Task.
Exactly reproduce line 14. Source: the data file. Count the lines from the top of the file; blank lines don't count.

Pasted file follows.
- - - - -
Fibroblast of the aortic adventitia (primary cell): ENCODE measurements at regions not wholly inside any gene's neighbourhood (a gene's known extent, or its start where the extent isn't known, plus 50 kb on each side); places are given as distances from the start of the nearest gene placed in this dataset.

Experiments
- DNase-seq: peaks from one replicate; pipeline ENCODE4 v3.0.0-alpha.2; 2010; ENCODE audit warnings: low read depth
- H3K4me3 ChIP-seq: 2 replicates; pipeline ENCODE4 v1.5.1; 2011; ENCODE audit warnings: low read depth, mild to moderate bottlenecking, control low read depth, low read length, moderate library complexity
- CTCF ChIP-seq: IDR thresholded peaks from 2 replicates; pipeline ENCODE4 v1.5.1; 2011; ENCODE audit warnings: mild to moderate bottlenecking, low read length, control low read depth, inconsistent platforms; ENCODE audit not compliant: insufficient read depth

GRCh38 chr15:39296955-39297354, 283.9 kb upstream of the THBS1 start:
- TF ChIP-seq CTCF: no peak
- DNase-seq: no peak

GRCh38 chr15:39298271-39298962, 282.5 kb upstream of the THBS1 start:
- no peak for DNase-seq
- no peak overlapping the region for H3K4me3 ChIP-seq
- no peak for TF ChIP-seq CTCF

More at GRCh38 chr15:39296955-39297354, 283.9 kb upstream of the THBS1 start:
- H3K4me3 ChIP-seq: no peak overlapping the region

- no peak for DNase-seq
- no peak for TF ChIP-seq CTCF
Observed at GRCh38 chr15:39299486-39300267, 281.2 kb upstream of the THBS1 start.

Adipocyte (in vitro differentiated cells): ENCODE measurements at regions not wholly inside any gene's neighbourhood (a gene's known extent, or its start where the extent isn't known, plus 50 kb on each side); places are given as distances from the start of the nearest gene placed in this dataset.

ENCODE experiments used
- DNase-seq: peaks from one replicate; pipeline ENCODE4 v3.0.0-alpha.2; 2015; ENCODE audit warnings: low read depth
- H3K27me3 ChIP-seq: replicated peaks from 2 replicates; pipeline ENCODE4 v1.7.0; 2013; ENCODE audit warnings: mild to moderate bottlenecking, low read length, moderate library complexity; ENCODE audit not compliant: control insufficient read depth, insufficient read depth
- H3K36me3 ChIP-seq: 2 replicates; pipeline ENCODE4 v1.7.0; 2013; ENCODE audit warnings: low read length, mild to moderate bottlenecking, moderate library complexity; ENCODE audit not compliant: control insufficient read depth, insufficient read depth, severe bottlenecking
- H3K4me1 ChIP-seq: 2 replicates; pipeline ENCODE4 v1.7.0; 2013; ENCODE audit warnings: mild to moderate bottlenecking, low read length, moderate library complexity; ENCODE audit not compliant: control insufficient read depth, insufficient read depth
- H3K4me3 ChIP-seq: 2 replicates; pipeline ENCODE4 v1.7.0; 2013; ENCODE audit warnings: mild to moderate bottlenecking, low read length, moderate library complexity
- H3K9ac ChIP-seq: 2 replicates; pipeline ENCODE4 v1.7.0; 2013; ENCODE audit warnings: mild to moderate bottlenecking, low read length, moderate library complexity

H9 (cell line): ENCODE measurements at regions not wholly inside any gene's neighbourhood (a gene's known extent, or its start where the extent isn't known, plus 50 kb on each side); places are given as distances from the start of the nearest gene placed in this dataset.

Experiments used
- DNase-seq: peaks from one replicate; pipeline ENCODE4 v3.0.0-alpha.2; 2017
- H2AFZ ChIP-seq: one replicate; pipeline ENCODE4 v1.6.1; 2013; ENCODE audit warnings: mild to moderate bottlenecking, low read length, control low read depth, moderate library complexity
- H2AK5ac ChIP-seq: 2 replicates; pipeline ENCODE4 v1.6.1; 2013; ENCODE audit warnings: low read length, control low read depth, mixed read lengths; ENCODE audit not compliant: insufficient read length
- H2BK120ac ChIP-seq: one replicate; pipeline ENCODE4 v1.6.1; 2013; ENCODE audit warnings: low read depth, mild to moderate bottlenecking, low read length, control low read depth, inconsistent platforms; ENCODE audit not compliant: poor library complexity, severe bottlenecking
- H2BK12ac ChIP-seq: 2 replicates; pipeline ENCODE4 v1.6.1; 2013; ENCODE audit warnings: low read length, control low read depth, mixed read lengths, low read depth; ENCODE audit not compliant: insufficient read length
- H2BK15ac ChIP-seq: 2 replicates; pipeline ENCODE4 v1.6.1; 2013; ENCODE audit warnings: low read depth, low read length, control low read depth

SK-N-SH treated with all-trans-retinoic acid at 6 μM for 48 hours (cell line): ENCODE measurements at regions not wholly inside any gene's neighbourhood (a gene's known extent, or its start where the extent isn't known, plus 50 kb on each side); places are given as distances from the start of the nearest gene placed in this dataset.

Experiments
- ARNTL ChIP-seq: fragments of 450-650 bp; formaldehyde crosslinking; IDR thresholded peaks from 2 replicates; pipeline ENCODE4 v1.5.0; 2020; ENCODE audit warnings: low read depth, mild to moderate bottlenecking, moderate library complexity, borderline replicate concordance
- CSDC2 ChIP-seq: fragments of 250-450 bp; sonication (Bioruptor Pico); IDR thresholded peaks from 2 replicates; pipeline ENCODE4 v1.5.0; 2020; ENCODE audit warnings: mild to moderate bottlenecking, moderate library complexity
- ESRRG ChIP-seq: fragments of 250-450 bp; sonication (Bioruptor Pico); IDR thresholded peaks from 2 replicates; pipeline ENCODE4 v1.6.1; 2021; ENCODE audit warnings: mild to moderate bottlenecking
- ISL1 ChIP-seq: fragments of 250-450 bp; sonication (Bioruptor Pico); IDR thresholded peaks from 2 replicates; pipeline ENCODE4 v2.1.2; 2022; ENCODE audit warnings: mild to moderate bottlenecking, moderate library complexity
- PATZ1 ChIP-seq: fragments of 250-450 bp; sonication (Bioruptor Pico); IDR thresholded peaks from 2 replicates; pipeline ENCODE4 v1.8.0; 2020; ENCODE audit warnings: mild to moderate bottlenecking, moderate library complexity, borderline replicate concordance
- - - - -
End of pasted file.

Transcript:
- H3K4me3 ChIP-seq: no peak overlapping the region